Just after midnight on May 10, 1972, 19-year-old Stephonsa Washington and 26-year-old Orvetta Stewart, both of whom worked as prostitutes, were standing on a downtown street corner in Buffalo, New York, looking for prospective customers. Around 12:30 a.m., a blue Buick Riviera pulled up and the occupants of the car picked up the two women.
According to later testimony from Stewart, the passenger in the car moved to the back with Washington, and Stewart took the seat beside the driver. The driver identified himself as “Eddie,” and the man in the backseat introduced himself as “Bob.” Stewart did not know either man, both of whom were black, but she would later recall having seen “Eddie” a few years earlier in Buffalo selling a religious newspaper affiliated with the Black Muslim movement. She said she could not see “Bob” directly because he was in the backseat. The four rode around Buffalo for about 15 minutes before parking on a dead-end street.
Once the car had been parked for about 10 minutes, the two men began berating Washington and Stewart, both of whom were also black, for consorting with white men. The men then attacked the women, strangling and stabbing them. “Eddie” strangled Stewart until she passed out. Stewart said that when she regained consciousness, the men were gone and she was lying in the street with a stab wound in her neck and other injuries. Washington’s body was found down the street; she had been strangled to death.
At the hospital, Stewart provided police with descriptions of “Eddie” and “Bob.” She described “Eddie” as about 5’ 10” tall, with very big hands, wavy hair, and a clean-shaven face, and she said he was wearing a black cashmere coat. She described “Bob” as a very tall, big guy, who was about 30 years old with a mustache and his hair in a “short bush.” He was wearing a green parka with a hood and boots.
Two days after the attack, police showed Stewart photographs of four men, one of whom she identified as “Eddie.” This photograph was of 29-year-old Edward G. McKnight (later known as Ahmad Abd’al Muntaqim), a bricklayer and father of seven.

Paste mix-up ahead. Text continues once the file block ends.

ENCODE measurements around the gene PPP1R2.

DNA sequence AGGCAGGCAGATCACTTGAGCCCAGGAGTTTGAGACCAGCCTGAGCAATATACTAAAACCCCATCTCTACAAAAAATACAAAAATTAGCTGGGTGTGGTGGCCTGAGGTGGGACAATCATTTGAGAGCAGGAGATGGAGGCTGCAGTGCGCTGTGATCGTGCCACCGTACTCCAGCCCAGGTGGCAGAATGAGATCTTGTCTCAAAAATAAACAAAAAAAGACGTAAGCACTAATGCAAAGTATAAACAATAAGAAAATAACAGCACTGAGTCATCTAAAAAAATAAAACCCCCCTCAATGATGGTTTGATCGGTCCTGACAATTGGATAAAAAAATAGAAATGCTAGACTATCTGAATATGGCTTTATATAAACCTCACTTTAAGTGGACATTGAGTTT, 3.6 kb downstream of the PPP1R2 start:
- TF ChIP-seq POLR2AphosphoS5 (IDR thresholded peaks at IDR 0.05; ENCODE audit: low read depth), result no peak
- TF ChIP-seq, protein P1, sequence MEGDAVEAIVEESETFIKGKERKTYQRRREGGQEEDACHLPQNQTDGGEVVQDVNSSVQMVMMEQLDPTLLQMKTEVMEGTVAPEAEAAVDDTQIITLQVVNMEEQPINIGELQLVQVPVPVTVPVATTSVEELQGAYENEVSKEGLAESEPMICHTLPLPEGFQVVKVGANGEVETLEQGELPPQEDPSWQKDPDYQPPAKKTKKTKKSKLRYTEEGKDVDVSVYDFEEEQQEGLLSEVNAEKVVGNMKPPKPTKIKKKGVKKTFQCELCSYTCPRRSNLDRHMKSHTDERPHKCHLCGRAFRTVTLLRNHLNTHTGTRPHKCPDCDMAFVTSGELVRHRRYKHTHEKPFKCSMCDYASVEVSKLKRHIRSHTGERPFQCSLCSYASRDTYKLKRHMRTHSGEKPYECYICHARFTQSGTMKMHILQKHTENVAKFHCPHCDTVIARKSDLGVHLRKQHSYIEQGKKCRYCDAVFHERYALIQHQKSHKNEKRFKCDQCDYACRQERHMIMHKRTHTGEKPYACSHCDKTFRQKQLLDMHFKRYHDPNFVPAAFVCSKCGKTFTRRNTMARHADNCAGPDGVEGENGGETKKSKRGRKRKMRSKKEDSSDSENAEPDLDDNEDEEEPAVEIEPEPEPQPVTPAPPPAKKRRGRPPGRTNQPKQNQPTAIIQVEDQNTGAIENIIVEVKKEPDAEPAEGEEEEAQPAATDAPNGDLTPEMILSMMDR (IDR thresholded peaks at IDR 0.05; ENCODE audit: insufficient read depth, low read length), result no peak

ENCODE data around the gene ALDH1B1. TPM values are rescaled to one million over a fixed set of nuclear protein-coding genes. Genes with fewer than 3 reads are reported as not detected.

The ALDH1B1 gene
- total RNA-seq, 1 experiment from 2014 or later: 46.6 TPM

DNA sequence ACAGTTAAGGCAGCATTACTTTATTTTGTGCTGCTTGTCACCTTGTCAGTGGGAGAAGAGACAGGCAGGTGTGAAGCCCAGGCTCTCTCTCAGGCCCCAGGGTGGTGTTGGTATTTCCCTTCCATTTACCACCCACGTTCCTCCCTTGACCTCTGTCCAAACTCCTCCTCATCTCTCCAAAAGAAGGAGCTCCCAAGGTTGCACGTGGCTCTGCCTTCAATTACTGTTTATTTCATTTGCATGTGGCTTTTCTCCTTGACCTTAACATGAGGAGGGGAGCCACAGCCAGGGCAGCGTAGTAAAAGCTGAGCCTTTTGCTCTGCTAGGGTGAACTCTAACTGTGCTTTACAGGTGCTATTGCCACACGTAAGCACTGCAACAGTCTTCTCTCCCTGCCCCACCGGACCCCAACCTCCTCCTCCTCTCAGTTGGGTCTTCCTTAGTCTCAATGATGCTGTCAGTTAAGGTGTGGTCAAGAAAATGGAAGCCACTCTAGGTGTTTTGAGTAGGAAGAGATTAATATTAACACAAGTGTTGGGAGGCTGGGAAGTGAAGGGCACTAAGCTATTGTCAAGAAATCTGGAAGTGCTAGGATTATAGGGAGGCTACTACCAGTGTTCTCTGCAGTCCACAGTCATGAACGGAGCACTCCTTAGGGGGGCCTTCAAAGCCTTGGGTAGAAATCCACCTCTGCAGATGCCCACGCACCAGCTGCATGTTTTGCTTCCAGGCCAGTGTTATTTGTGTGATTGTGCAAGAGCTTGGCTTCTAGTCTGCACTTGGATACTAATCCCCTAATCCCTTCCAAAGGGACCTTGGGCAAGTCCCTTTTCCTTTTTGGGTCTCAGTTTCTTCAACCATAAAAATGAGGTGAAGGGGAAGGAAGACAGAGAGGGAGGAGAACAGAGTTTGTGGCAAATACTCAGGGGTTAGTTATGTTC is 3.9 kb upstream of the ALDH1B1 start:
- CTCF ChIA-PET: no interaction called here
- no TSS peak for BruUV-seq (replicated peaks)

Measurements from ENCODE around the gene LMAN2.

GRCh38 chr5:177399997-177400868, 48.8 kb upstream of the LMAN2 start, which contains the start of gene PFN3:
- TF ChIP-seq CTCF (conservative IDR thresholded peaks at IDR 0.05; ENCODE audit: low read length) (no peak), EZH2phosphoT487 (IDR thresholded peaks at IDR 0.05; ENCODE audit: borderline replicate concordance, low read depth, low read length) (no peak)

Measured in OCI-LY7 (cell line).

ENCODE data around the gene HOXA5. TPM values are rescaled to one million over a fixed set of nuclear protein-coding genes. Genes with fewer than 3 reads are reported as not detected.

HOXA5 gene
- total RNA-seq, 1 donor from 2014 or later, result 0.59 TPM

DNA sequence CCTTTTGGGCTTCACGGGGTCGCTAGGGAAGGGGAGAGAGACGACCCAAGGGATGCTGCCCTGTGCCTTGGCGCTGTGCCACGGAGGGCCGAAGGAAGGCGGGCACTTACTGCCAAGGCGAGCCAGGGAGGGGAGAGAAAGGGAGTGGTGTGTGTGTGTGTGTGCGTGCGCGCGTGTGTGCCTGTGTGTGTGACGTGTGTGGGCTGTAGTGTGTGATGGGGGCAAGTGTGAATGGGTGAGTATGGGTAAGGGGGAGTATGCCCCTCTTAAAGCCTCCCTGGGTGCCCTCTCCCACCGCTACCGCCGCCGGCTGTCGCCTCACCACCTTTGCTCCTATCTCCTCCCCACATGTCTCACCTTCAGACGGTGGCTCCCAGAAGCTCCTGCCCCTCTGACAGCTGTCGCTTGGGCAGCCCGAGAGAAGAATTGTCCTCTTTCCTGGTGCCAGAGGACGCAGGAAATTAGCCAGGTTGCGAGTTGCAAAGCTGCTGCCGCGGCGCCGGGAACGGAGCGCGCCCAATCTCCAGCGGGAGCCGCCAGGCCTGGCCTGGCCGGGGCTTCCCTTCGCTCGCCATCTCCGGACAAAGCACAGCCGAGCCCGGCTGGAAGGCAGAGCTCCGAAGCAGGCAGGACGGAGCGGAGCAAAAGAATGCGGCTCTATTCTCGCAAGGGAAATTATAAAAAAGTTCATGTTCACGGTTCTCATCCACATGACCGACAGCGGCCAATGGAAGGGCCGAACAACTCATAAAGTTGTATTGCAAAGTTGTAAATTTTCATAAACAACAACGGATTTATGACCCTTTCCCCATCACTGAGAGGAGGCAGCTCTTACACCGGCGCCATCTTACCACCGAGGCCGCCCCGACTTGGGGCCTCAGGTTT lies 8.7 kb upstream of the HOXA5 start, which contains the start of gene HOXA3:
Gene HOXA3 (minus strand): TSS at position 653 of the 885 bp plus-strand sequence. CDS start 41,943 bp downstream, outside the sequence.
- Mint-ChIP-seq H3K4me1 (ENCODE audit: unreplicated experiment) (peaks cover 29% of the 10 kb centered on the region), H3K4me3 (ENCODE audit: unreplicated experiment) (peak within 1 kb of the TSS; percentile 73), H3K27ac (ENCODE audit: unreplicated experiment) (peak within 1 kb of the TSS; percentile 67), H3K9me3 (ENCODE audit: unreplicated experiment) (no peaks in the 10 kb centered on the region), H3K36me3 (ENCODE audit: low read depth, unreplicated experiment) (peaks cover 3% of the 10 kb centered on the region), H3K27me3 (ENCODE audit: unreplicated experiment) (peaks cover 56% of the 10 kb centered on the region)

On May 26, 1972, more than two weeks after the attack, police showed Stewart an FBI album containing approximately 45 photographs of men who were Black Muslims. In the 1970s, African-American Muslim communities were referred to as “Black Muslims” and included some sects that subscribed to black nationalist and black supremacy ideologies.
In viewing the FBI album, Stewart again identified a photograph of Edward McKnight. (It is not known whether this was the same photograph of McKnight as the one she had previously identified). She also identified a photo of 40-year-old Elverton P. Freeland as “Bob.” Freeland was a married autoworker who had never been arrested.
On June 26, 1972, Stewart viewed Freeland in person, standing by himself, through a one-way mirror at the police station. By this time, Stewart had been shown photos of Freeland on at least three occasions. The following day, Stewart identified McKnight and Freeland in lineups, and the men were charged with murder and attempted murder.
Freeland described McKnight as an acquaintance from their local mosque, but he claimed he had not seen McKnight nor been to the mosque in several years. According to Freeland, he celebrated his daughter’s birthday on the night of May 9 and then slept in bed with his wife for the entirety of the night. Freeland said he had never gone by the name “Bob.”
McKnight could not remember for certain where he was the night of May 9, but he believed he may have been driving a friend home earlier in the evening. McKnight’s record consisted of previous arrests for burglary.
Neither McKnight nor Freeland owned a Buick Riviera, and the car described by Stewart was not located. Police also didn’t recover any clothes from Freeland or McKnight that matched Stewart’s description.